The Ongoing Fight Against Acute GvHD - Episode 6

Practical Advice: GVHD Management With REACH2 Regimen

November 6, 2020
John DiPersio, MD, PhD

John F. DiPersio, MD, PhD: We still need to learn a lot about how to give this drug. The major problem is that many patients who get it will get some level of anemia and thrombocytopenia. But you never know whether this is because of the GVHD or the drug. The addition of azoles, especially strong CYP3A inhibitors, might actually increase that level of toxicity because of drug metabolism issues.

We still don’t know exactly how to manage these patients in the context of modern azole therapy for antifungal prophylaxis, No. 1. But I usually start at 10 mg by mouth twice a day in patients who have severe acute GVHD [graft-vs-host disease]. For patients who have flares of GVHD, if I want to give them a JAK inhibitor to reduce the long-term exposure to steroids, I’ll usually start at a lower dose, 5 mg twice a day, and see how their blood counts tolerate it.

For patients who have true steroid-refractory acute GVHD, these are patients who have a high likelihood of dying over the next month or 2. So you need to get control of the disease immediately. If too much tissue damage occurs in the GI [gastrointestinal] tract, it may take the GI tract months and months to recover, even if you stop the process. So these patients die frequently of infections and things.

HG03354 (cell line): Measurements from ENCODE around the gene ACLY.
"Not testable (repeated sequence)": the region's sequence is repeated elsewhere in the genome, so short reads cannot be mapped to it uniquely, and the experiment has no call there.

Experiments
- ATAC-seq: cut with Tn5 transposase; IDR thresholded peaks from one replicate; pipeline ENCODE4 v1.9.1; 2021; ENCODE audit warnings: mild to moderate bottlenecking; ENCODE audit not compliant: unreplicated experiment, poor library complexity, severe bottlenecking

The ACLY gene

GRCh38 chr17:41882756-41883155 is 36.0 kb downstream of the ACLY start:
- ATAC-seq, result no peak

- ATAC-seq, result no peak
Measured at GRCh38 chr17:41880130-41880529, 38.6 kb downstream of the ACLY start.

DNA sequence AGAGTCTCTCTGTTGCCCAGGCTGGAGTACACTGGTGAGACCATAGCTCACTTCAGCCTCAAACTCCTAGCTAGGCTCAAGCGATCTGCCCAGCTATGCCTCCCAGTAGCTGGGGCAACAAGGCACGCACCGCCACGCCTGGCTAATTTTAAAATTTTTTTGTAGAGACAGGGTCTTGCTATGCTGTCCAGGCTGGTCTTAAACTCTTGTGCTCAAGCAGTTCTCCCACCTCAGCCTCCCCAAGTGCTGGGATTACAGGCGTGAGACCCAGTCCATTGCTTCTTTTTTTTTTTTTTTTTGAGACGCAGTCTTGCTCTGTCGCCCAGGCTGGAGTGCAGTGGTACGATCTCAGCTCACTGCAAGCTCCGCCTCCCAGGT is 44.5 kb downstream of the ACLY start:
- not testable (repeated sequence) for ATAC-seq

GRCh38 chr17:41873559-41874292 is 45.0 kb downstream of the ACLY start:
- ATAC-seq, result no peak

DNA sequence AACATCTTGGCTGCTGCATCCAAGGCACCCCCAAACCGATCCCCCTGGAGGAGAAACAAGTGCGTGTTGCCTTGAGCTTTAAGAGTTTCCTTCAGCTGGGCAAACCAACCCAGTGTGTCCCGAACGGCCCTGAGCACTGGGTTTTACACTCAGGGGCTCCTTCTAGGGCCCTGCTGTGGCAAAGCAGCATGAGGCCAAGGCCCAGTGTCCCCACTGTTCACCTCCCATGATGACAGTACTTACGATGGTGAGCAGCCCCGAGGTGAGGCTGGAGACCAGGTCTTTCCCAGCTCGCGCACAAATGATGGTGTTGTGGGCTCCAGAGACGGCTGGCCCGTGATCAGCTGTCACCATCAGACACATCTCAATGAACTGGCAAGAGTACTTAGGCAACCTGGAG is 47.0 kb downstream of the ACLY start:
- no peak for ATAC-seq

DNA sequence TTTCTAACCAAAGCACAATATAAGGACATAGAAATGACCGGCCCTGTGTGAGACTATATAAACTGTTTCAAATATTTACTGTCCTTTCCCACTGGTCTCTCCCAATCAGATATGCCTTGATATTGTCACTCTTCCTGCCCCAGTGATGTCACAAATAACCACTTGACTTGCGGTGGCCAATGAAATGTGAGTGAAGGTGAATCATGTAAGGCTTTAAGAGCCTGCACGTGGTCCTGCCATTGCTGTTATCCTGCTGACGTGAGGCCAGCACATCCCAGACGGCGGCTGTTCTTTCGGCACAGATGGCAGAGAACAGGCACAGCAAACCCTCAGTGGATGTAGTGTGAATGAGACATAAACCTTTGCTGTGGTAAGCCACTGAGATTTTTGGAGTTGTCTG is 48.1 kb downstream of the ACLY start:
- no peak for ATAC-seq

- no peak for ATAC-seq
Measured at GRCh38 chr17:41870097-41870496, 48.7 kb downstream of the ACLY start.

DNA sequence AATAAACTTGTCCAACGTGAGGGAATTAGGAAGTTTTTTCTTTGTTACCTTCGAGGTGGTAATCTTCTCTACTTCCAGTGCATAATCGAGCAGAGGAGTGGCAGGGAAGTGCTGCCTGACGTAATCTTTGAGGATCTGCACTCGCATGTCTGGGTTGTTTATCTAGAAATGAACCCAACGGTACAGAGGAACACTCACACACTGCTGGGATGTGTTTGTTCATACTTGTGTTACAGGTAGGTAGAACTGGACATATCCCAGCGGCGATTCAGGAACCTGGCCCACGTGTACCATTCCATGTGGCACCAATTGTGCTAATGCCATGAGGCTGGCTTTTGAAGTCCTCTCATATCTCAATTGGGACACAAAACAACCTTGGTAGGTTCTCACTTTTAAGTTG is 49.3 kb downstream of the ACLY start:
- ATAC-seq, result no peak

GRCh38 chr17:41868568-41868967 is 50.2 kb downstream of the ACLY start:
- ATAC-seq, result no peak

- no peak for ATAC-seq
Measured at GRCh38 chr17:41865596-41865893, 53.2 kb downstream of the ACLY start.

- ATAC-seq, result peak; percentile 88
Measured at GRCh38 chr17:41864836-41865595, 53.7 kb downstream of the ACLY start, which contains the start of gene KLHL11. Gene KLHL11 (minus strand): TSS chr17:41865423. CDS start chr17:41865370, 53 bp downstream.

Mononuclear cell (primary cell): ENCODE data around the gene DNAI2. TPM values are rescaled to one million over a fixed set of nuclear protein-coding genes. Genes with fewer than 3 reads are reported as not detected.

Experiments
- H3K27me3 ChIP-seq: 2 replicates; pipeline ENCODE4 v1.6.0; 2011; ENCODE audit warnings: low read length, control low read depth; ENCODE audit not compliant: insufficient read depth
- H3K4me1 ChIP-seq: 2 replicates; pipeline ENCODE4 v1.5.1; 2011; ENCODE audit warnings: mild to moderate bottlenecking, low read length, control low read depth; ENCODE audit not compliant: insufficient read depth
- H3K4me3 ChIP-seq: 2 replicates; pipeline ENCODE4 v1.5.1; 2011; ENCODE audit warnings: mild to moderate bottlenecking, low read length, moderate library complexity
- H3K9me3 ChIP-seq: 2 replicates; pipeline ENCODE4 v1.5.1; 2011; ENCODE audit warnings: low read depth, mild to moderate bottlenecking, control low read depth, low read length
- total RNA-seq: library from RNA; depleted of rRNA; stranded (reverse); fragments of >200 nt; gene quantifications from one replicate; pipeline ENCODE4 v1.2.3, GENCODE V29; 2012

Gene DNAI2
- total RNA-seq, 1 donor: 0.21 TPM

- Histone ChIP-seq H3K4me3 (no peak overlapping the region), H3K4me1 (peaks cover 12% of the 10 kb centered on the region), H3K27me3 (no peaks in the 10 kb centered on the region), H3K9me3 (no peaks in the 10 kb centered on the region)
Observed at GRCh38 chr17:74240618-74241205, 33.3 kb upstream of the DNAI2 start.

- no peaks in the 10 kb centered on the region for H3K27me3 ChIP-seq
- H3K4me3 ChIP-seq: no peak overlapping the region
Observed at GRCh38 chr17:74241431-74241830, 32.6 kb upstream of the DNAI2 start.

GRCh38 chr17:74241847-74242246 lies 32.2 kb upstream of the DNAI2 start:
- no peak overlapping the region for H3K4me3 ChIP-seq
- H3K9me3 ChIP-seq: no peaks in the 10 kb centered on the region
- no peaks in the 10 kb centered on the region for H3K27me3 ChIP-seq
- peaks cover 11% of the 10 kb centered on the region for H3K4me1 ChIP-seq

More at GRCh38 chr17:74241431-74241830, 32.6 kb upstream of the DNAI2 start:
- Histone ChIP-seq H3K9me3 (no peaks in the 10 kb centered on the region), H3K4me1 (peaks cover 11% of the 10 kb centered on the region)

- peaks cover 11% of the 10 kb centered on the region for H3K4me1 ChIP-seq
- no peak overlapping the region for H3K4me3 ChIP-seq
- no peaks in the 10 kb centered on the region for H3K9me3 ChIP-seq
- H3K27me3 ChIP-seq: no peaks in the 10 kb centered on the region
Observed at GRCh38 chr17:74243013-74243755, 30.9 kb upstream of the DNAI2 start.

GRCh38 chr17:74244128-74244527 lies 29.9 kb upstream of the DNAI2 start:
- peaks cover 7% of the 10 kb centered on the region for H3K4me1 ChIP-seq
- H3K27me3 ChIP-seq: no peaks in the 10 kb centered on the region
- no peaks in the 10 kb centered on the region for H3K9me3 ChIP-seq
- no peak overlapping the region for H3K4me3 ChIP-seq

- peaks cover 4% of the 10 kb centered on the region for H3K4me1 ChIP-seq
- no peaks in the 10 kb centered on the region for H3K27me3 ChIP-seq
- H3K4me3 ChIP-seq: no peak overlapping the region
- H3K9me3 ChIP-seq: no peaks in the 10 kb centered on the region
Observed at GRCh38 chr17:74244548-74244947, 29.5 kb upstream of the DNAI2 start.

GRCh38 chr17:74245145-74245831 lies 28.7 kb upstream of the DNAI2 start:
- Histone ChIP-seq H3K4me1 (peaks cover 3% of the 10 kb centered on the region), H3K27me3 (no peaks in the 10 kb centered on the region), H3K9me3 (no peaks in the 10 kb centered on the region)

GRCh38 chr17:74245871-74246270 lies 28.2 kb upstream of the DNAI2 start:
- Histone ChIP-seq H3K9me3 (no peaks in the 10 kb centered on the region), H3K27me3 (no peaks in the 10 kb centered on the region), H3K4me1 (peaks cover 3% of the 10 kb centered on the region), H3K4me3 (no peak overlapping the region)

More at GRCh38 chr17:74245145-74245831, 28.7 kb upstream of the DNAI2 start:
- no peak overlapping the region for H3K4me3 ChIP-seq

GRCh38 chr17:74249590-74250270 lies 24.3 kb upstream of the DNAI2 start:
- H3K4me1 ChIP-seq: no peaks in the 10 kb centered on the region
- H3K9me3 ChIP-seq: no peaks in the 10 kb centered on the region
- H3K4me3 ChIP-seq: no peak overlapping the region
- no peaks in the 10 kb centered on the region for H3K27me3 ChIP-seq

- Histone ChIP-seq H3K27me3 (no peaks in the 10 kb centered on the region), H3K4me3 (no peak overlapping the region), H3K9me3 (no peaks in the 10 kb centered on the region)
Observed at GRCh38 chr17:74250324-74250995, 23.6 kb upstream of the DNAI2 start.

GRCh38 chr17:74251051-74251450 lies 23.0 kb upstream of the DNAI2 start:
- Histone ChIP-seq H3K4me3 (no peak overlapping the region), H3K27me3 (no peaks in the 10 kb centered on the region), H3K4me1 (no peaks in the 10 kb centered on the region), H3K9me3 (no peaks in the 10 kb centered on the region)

My recommendation is to use JAK inhibitors as the primary intervention for patients with steroid-refractory acute graft-vs-host disease based on this study and based on the itacitinib trial, because it’s a similar class of drugs, and also the preclinical modeling in the mouse. We think it’s an effective drug.

The dose of JAK inhibitors is up in the air. Obviously, the recommended dose in these patients is 10 mg twice a day. But for patients who have marginal blood counts and have a flare, and you want to try to reduce their exposure to steroids, starting at a lower dose and escalating to a higher dose might be a reasonable approach, especially if they’re on a strong CYP3A inhibitor, such as some of the azoles.

Transcript edited for clarity.